Patrick’s not-so-risky gamble
AS OF this writing, the governor is in a showdown with the Legislature over gambling. If he plays his cards right, Gov. Patrick can win two ways. He can undercut Republican Charlie Baker’s best argument, and simultaneously shore up his liberal base.
Double wins. Gov. Patrick is standing up to the Legislature on an issue that has been hard fought, removing from Baker the argument that we need a Republican to keep the Democratic majorities in the House and Senate in check. In rejecting the Legislature’s bill, he wins the hearts of those in his liberal, reform-minded base who believe casinos and slot machines exploit the poor and foster gambling addiction.
Playing better. Many in his base have been dispirited by Patrick’s governorship — not just the drapes, the Cadillac, and the call to Bob Rubin at Citibank, but also the attempt to quietly slip a state senator into what had been a long unfilled state job and the busy turnstile of transportation chiefs. Lately, however, he has improved; he’s a better candidate than he’s been a governor. He does stagecraft better than statecraft, as George Will would put it. But like Michael Dukakis in his second term after losing the governorship, Patrick may finally be learning the game.
DeLeo is all in. This is a big roll of the dice for Deval. He’s risking bad relations with Speaker Robert DeLeo, who personally wants thousands of slot machines at two racetracks in his district. He lined up a small army of legislative sword carriers to stand literally behind him as he challenged the governor to sign the bill. Patrick’s reply: “I’m not going to be a party to no-bid contracts for track owners.’’ The House may not win this time but the governor’s long-term relationship with the speaker is dicey.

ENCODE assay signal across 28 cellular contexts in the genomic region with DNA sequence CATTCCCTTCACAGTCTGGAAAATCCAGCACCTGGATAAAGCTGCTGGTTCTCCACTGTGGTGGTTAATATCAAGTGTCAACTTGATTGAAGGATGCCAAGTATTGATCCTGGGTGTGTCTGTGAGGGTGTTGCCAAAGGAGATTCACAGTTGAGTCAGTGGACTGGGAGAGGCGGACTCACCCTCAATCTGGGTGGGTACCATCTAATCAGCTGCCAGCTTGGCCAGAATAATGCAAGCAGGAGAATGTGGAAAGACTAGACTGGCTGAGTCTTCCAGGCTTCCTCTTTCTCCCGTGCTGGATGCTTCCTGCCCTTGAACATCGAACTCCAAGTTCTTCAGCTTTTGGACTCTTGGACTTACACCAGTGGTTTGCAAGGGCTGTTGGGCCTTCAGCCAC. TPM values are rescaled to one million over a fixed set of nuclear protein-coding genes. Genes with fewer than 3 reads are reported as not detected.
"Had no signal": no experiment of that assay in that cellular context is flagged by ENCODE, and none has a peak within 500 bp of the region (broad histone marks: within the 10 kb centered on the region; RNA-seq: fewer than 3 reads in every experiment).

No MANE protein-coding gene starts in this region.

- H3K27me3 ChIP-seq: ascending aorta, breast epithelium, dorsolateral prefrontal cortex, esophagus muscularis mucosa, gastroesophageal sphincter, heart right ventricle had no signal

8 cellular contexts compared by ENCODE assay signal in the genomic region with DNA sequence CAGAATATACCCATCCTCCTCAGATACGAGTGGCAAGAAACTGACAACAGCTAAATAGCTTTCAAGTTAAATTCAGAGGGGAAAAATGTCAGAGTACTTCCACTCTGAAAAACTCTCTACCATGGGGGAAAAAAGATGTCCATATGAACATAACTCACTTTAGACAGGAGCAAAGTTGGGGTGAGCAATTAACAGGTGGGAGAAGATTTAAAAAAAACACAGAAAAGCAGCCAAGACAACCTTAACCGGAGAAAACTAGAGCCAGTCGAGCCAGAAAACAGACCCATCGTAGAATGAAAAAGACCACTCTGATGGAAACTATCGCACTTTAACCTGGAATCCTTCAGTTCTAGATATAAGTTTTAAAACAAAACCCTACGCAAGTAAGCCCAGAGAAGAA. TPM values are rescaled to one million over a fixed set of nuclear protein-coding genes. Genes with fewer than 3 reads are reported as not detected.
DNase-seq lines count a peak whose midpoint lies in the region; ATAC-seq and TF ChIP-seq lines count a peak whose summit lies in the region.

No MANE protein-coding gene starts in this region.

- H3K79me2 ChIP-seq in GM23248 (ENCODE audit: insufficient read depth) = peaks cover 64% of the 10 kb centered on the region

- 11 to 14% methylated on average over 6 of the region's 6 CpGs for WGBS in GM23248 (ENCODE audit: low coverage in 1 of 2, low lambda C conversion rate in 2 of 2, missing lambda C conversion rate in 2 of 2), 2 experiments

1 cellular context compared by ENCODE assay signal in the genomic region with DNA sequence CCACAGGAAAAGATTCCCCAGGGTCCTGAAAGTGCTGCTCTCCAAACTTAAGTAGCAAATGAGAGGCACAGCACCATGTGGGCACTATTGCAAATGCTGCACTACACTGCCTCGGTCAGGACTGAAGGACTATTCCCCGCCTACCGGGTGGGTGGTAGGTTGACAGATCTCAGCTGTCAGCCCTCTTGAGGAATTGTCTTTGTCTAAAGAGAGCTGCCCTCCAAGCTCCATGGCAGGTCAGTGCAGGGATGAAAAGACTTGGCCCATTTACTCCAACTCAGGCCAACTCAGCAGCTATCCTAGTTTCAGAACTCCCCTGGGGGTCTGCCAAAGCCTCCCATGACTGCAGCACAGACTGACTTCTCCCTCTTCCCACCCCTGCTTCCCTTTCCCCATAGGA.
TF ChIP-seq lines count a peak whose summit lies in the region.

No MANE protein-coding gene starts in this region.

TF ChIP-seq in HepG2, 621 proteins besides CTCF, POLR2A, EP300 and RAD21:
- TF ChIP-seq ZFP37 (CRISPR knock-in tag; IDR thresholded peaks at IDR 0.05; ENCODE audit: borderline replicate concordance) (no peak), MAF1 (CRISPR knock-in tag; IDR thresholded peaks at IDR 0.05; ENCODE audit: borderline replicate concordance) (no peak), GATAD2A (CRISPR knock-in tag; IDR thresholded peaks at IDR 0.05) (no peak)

Charlie Baker is boxed in. Baker, who wants one casino and no slots, argues that Patrick’s resisting the Legislature makes him an “ineffective leader.’’ Which is it, Charlie? Should Deval cave in and be part of “one-party rule’’ on Beacon Hill? Or should he take on the Legislature and be called “ineffective’’?
Cahill is customarily confused. When he ran for treasurer in 2002, Tim Cahill said he didn’t want any form of gambling that might divert revenue from the state Lottery, which the treasurer runs. Once he got the job, he said he was for casinos but not slots. He was against privatizing the state Lottery before he was for it, two years later. Now he’s for casinos and slots. He recently said if the governor’s actions led to no casino or slots, he “owns this recession.’’ I thought the recession began in 2007; what a relief this must be to President W.
What about labor? Labor unions have lobbied hard for some form of legalized betting in the name of creating jobs. But the number of jobs required to run a slots parlor is small compared to the jobs in building and staffing a full-fledged casino. Destination casinos employ people on the gambling floor, in hotels, restaurants, night clubs, retail stores, spas, pools, golf courses, even in Venetian gondolas. Money that gets pumped into slots at racetracks is money not going to destination casinos. Slots are big business at casinos, where they account for an estimated 70 percent of casino revenue.
Baker is calling out unions who “control Beacon Hill,’’ claiming they force legislators to look to gambling revenue instead of making deep cuts in state spending. This stance is guaranteed to win Baker the votes of all those who hate labor unions; in other words, all those who are already voting for him.
Playing his hand well. Even if the Legislature overrides Patrick on this issue, which isn’t going to happen — Senate President Therese Murray wasn’t a fan of slots but accepted a compromise — the governor would get a destination casino with all the jobs, revenue, and upfront licensing fees that go with it.
There’s a saying in politics that you should never miss an opportunity to exploit a crisis. First it was the water main break. Now it’s casinos, and so far Patrick is playing his hand just right.
Dan Payne is a Boston-based media consultant who has worked for Democratic candidates around the country. He does political analysis for WBUR radio.